Brown Jenkins, a most unusual moniker for a black metal outfit (though it's a Lovecraft reference, chump, so the pedigree is in order), is an Austin-based solo experiment, far removed from what your preconceptions of the genre if you've only seen pictures of vintage Emperor and/or listen to sounds coming from the chilly North. However, if you've been following the furtive movements of a quietly growing horde of black metal boundary pushers located within the borders of our own U.S.S., "Dagonite" is yet another promising document of a scene that, paradoxically, doesn't exist because of its very isolatino and decentralized nature.
Brown Jenkins offers up five dirgy tracks of transendent, ugly, grim metallic sludge with only minimal vocal and percussive adornments - usually consisting of occasional bestial roars that seem to urge on the thick, humid waves of plodding/soaring heaviness, and Obituary-esque growls and a slow, driving drumbeat. All are executed ably by guitarist and conceptualist Umesh, who sheds band members much like Brown Jenkins has shed all distractions from the almost thuggishly precise metal pounding that forms the darkstar core of "Dagonite."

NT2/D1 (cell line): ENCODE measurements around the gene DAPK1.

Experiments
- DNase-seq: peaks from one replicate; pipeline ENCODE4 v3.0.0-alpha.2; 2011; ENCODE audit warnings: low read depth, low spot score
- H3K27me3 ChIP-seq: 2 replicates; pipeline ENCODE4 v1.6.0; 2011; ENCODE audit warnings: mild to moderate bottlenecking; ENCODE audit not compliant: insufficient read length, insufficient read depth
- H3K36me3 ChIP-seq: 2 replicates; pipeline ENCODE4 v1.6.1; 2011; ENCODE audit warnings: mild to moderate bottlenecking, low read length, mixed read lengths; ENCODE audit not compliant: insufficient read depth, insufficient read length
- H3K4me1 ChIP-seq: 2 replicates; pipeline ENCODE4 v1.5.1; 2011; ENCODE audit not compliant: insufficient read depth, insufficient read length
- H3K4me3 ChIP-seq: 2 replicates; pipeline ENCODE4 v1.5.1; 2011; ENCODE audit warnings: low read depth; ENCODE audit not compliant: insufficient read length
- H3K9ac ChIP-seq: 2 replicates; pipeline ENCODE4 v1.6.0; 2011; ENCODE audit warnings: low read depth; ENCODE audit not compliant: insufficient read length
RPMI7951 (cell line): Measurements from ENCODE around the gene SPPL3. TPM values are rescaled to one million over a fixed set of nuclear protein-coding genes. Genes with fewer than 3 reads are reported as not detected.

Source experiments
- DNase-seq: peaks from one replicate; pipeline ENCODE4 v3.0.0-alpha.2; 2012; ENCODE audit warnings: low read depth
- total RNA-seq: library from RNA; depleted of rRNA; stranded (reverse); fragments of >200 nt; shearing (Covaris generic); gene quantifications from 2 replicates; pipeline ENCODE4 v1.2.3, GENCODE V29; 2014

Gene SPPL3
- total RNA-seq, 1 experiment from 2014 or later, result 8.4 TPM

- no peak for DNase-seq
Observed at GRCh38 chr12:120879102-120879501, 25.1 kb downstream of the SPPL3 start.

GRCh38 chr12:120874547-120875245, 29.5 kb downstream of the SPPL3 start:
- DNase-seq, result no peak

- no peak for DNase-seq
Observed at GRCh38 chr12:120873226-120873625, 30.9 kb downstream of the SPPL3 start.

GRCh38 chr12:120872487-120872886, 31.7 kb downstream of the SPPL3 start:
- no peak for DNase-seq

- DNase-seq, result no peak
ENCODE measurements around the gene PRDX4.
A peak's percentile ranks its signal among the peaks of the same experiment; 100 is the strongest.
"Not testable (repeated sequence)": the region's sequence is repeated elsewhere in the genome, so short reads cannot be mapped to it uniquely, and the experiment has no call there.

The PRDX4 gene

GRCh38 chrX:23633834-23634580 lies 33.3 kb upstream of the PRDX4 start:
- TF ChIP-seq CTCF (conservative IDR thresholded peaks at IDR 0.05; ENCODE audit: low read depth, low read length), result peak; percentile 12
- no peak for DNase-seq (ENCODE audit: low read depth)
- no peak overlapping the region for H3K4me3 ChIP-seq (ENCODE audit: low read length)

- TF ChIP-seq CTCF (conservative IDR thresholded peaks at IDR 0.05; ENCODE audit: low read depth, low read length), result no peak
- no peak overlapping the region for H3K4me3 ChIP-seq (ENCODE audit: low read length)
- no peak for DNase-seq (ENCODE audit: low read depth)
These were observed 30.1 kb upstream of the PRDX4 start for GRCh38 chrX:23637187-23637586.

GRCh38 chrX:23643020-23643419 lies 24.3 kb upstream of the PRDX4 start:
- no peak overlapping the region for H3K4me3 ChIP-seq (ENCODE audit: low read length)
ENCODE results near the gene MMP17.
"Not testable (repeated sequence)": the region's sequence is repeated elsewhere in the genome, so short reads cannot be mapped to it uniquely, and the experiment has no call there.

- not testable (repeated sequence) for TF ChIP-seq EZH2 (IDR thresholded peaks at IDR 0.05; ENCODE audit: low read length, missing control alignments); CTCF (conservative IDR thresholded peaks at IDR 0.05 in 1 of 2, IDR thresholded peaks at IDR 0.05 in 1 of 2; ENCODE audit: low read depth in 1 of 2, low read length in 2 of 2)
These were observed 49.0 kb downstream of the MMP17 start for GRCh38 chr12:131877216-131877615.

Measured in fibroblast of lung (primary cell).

Brown Jenkins steers well clear of the tenets of black metal as usually practiced by various Cultists and instead heads straight for the gutter, face down in a pool of blood, piss and cheap wine. An enormous dense guitar sound is the central focus of the album - just monolithic fuzztone hatred - as reminiscent of the Melvins and Mudhoney as it is Spacemen 3, Grief, Merzbow, Bathory, Neu (there's that Krautrock essence that I have been detecting whiffs of in recent listens to newer black metal) and the snakelike riffs that John Christ wrenched forth for the first Danzig record, which is, of course, indirectly indebted to masters of the low-down sinister blues like Junior Kimbrough and R.L. Burnside. A fucking genius lineage, all told. Umesh seems to occasionally pause, mid-riffing, just to hear the harsh hum of the guitar strings ring and ring. "Dagonite" while at first a concept album based on HP Lovecraft's story "The Shadow Over Innsmouth," shifted away from that concept (retaining only the song titles) and in the end became a poison pen love letter to the dark bludgeoning beauty that can be found within the oppressive guitar textures of black metal - and in the midst of isolating and amplifying them, to the exclusion of most other elementts of the "song" - Brown Jenkins has discovered a new darkness, for now, all his own.
- Matthew Moyer